Research

The home of the Master's programme Russian Studies at the University of Helsinki is the Aleksanteri Institute, the largest and best-known European research institute of Russian studies. The scholars of the Institute have solid teaching experience and broad researcher credentials, which guarantee the quality of our teaching. One of the Aleksanteri Institute's central tasks is the development and implementation of long-term research programmes, single academic research projects, and non-academic projects with external partners. Thus, the Institute serves as a multidisciplinary and multifunctional research community for Finnish researchers in Russian, Easter European, and Central Asian studies.

The Institute promotes research networking in Finland and abroad. The Visiting Fellows programme is an important part of our research activities by providing us with fruitful internal connections. Every year, the Institute participates in several non-academic research projects in cooperation with the Finnish Government, business, or NGO communities. These projects channel Finnish know-how for the benefit of society at large, and cooperation is promoted between interested parties in Finland, the EU, and target countries. Training projects, seminars and database projects, many of which involve research, are typical examples of this kind of activity.

In the Centre of Excellence in Russian Studies, modernisation in Russia is understood as a set of choices made under certain structural conditions. As the traditional frameworks, theories and concepts of individual disciplines are clearly inadequate for analysing the contradictory developments in Russia, the Centre of Excellence strives to redefine the agenda on Russian modernisation. The multidisciplinary research conducted in the Centre of Excellence will produce a new paradigm into Russian studies. At the same time, it will also provide a new platform for policy implications at the most fundamental level of EU-Russia relations.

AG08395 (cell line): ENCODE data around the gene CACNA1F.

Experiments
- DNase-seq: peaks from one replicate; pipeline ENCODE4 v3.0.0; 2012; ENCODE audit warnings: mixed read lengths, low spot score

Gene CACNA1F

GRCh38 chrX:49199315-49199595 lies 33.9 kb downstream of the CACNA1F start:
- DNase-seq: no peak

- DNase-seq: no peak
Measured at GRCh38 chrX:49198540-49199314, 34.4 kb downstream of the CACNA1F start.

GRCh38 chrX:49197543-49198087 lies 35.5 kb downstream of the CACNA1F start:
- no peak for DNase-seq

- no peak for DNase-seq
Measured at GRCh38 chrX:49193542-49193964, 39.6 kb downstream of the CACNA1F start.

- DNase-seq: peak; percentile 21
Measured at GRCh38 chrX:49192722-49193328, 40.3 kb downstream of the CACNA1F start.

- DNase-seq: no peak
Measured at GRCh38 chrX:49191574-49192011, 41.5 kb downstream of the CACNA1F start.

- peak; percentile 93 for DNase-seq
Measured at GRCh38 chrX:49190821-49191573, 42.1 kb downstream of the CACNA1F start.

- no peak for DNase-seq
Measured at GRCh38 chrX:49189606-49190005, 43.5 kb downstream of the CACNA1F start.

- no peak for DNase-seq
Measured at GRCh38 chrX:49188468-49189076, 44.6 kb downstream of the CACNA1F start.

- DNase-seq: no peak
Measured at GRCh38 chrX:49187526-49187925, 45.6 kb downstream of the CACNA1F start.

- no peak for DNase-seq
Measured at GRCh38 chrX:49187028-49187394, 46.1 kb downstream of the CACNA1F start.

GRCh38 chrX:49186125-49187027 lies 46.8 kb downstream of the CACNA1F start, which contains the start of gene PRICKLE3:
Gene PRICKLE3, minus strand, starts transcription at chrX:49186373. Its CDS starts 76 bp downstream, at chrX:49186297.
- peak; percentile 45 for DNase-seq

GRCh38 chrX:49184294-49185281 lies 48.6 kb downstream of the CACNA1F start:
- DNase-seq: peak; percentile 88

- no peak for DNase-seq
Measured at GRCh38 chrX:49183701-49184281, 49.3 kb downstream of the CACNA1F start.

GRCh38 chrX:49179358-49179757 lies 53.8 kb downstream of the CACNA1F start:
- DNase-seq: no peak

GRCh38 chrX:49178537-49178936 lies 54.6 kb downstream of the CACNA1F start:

Russia is now undergoing a major child welfare reform. From 2010, the Russian government has made new openings that turn attention to so-called disadvantaged families and vulnerable children, especially those left without parental care. The on-going reform on the idea of every child’s right to grow up in a family and it strives to dismantle the massive system of children homes by promoting domestic adoptions, developing foster family system and creating support services for families to prevent “social orphanhood” (sotsial’noe sirotstvo). Read more about the project A Child's Right to a Family!

This project will undertake research assessing the role of intermediaries (consultants) in creating Arctic energy futures and utilize multidisciplinary knowledge transfers in order to transition into globally recognized leaders of Cultures of Expertise frameworks for scholars involved in the geographies of finance, futurity and expertise, linked to anthropology and Science and Technology Studies related genealogies. Read more about the project Assessing Intermediary Expertise in Cross-Border Arctic Energy Development!

“Culture in Putin’s Russia: Institutions, Industries, Policies” aims to produce a critical and comprehensive account of reforms and transformations that have taken place in Russian cultural institutions in the 2000s. The project will enrich our understanding of Russian cultural politics and institutional developments in the age of neoliberal globalisation, post-industrial consumerism, multiculturalism, and transnational identities. The analysis of cultural institutions encompasses formal institutions associated with state funding and/or citizen and volunteer activities, as well as creative industries and the policies governing them.”

Migration, Shadow Economy and Parallel Legal Orders in Russia, funded by the Kone Foundation and the University of Helsinki, is a research project being conducted at the Aleksanteri Institute during the years 2017–2021. This project aims to examine undocumented labour migrants' legal culture and socio-legal integration in a politically hybrid regime. The project uses the case of Russia, a hybrid political regime and the world's second largest recipient of labour migrants, to investigate how undocumented migrants negotiate and manoeuvre around the restrictive socio-legal environment through producing new ways of informal governance and legal order.

Russian Media Lab is a multidisciplinary research project focusing on Russian media and freedom of expression. The research team will examine the execution of state control mechanisms, censorship, and the remaining free spaces of independent reporting. The project envisions to deepen the Russian expertise of Finnish journalists through facilitating interaction between Finnish media, researchers, and students.